Three Reasons for Students to Apply to Be Rising Leaders

lead image

Group of charter high school students

If you haven't heard about our new Rising Leaders Initiative yet, let me give you a quick recap: We're recruiting ten charter high school students from across the country and supporting them to develop advocacy clubs in their schools to address the education policy changes needed in their communities.

But we need your help in identifying the students who are right for this program! Here are three reasons for students to apply:

1. Student Perspective is Important

Students have a unique – and crucial – role in education policy. They're the ones most affected by the decisions made. And, given that perspective, they must have a voice in helping shape policy decisions.

Elevating student voice isn't just a 'feel good' kind of thing—it’s what education advocacy is all about. And through this program, we will train and empower students to become active and knowledgeable advocates.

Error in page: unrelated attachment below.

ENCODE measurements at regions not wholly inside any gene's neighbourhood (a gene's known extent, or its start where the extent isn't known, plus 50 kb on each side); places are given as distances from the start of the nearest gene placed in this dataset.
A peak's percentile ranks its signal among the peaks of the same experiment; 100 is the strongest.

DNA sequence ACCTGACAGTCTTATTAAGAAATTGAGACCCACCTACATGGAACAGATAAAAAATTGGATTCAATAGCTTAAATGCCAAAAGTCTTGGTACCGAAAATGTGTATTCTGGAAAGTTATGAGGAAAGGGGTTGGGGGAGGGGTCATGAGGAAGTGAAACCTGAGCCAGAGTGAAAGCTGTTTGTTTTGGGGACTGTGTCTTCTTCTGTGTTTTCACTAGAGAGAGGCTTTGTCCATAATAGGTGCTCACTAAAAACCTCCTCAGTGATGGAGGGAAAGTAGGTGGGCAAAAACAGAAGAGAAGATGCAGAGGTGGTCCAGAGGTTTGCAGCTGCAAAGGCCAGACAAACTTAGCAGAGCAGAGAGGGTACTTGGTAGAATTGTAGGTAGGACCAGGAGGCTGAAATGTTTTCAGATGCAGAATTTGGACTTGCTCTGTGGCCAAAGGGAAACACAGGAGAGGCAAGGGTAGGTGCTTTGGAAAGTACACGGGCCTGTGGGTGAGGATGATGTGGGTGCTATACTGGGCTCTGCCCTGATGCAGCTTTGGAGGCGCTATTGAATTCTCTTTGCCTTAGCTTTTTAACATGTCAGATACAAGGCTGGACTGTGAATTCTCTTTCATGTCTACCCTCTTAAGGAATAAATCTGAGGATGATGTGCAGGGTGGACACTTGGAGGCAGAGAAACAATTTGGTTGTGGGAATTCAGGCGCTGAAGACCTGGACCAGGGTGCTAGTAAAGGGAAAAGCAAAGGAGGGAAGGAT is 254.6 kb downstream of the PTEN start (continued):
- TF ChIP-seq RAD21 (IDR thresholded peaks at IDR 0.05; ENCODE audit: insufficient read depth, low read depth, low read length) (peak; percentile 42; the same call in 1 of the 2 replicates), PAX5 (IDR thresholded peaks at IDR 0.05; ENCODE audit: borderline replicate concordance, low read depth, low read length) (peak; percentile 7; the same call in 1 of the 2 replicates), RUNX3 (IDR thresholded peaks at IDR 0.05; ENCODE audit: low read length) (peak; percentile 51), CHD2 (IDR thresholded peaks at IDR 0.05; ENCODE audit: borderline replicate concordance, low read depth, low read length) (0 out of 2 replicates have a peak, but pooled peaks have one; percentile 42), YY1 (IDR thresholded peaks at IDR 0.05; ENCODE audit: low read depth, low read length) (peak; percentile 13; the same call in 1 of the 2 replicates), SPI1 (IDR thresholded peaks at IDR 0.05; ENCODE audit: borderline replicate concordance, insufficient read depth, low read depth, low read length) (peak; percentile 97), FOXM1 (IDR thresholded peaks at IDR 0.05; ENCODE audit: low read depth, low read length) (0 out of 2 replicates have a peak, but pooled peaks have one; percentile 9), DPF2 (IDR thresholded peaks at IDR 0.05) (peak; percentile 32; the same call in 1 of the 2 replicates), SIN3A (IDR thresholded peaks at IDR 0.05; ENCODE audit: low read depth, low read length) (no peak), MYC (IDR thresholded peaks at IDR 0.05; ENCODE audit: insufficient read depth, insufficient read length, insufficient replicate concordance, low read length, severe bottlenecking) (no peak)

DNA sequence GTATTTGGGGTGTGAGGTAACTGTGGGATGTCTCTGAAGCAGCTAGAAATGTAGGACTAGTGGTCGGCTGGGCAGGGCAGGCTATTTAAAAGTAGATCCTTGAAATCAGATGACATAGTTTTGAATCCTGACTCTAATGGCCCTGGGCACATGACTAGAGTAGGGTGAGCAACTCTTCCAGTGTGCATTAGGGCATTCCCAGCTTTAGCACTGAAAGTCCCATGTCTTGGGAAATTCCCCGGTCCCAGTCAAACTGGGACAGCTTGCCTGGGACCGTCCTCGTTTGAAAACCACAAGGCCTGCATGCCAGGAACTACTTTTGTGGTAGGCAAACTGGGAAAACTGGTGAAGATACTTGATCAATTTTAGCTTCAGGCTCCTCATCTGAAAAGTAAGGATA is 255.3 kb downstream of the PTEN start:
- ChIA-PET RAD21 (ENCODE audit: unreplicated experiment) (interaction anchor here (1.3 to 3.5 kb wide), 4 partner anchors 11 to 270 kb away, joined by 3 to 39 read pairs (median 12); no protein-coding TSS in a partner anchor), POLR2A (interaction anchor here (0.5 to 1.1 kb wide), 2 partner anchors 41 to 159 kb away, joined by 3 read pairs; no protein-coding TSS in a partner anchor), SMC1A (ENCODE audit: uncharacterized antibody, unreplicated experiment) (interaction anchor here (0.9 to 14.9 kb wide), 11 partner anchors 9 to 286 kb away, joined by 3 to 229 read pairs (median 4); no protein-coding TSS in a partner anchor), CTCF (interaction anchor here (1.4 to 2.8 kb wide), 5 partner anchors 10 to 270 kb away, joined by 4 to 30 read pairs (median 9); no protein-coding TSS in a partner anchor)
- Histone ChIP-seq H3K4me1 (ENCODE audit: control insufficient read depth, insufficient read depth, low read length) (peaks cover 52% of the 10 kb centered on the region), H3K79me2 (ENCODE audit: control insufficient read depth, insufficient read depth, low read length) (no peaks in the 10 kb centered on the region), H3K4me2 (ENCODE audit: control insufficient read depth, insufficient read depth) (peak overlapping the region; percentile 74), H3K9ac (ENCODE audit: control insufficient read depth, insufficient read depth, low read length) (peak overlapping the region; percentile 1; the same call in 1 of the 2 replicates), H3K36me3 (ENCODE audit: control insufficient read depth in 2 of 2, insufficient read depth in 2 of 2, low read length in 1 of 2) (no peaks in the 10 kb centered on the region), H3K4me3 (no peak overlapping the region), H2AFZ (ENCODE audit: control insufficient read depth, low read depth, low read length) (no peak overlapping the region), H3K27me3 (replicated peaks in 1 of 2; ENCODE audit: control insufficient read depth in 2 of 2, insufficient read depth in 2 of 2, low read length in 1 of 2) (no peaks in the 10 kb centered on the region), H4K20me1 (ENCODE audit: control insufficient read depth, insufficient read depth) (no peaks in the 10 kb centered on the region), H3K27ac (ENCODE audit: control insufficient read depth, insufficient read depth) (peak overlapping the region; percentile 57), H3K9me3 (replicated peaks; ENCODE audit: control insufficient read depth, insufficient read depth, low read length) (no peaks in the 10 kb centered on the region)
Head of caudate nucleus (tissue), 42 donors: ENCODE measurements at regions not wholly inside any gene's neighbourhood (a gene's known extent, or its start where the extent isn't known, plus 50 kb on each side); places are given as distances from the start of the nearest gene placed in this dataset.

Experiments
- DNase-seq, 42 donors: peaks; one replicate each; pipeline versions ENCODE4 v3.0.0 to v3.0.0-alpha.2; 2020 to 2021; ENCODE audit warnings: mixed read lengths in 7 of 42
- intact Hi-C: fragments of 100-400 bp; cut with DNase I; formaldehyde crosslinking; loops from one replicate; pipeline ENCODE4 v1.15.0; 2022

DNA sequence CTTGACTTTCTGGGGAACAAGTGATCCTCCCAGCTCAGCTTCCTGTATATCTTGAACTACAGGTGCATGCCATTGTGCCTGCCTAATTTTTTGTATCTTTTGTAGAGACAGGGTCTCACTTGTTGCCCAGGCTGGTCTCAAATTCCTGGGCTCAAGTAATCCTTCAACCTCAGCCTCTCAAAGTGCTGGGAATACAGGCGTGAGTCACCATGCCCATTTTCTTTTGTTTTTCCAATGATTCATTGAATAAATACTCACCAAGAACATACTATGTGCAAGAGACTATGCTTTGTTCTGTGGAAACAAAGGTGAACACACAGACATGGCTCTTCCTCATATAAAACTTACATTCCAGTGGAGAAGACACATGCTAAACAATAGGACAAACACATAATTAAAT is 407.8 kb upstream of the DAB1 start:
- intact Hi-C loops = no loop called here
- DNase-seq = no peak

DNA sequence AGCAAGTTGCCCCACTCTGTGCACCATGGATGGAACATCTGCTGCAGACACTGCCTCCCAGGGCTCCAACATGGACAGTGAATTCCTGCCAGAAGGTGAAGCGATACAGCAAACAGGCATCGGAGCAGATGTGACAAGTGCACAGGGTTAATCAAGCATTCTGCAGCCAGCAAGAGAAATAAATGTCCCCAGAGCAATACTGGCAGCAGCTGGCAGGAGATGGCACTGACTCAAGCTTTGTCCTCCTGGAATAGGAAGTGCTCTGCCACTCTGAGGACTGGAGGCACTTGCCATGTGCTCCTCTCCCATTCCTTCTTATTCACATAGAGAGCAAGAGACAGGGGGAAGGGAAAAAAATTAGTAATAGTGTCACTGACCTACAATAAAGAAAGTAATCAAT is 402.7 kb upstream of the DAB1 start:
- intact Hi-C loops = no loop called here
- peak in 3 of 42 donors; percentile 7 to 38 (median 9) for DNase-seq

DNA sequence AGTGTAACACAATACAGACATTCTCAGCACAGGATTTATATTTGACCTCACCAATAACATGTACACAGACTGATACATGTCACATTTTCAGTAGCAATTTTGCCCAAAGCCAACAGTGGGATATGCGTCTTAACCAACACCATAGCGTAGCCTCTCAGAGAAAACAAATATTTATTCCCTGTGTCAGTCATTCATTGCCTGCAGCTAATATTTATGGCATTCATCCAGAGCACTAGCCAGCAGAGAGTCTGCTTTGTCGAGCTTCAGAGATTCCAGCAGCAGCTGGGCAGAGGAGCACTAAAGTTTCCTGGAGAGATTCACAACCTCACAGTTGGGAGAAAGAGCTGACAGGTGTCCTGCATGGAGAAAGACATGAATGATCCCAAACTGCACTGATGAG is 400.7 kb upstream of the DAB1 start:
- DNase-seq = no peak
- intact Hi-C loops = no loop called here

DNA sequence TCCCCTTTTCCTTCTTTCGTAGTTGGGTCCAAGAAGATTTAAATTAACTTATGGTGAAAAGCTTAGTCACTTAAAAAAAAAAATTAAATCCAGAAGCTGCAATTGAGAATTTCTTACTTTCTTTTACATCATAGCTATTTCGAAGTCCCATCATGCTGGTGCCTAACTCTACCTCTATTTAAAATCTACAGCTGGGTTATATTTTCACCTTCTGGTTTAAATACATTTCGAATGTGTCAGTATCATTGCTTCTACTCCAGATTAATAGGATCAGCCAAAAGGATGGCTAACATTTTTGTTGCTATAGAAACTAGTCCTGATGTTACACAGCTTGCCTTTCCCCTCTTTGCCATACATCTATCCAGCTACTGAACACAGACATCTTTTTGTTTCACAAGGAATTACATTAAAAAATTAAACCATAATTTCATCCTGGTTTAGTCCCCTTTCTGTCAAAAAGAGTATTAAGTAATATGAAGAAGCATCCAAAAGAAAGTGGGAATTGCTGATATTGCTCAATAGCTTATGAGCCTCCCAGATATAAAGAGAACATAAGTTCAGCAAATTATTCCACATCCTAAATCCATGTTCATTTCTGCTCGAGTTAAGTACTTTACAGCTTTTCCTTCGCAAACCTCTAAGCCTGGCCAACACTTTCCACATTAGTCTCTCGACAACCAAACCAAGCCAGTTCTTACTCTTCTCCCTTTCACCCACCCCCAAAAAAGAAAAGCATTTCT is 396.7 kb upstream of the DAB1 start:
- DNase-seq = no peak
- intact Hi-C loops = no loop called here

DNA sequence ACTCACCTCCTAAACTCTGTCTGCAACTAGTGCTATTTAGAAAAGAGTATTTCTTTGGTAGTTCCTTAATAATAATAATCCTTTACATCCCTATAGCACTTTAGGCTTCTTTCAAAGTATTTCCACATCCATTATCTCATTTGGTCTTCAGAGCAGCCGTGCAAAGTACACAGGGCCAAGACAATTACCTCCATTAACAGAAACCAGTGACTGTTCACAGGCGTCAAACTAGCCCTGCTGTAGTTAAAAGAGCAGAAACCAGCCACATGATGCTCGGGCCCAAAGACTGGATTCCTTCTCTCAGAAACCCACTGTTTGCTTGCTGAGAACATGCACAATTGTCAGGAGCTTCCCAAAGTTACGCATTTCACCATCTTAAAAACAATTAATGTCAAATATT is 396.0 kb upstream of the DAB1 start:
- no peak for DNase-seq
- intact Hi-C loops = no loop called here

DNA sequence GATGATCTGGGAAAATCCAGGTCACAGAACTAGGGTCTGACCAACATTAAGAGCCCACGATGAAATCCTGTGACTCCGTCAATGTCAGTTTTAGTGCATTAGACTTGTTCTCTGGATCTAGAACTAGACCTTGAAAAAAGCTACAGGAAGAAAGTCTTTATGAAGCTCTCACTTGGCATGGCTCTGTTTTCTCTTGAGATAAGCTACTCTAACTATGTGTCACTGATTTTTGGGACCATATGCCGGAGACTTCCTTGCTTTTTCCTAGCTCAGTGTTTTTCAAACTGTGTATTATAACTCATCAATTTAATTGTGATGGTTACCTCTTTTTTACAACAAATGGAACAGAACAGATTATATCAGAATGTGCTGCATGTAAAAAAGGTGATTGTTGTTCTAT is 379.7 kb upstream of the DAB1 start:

2. Leadership Development

The Rising Leaders Initiative is also a leadership development program. Participating students will receive the training and tools needed to create and run advocacy clubs in their schools. Students will develop an action plan, recruit student and faculty support, and write a funding proposal for their club. Not only that, but students will also have the opportunity to sharpen their networking and public speaking skills.

3. Investing in the Next Generation

Our program aspires to build a national network of diverse student-leaders who will be the next generation. And for us, that means investing resources into the program to support students. Students can expect training led by experts in policy, advocacy, communications, and leadership. There's also a $3,000 stipend for students for their year-long commitment and funding to start the advocacy clubs.

 Learn more about our Rising Leader Initiative and pass on this opportunity to your charter high school students!

 

Sindy Pierre-Noel is the director of programs at the National Alliance for Public Charter Schools.

Comments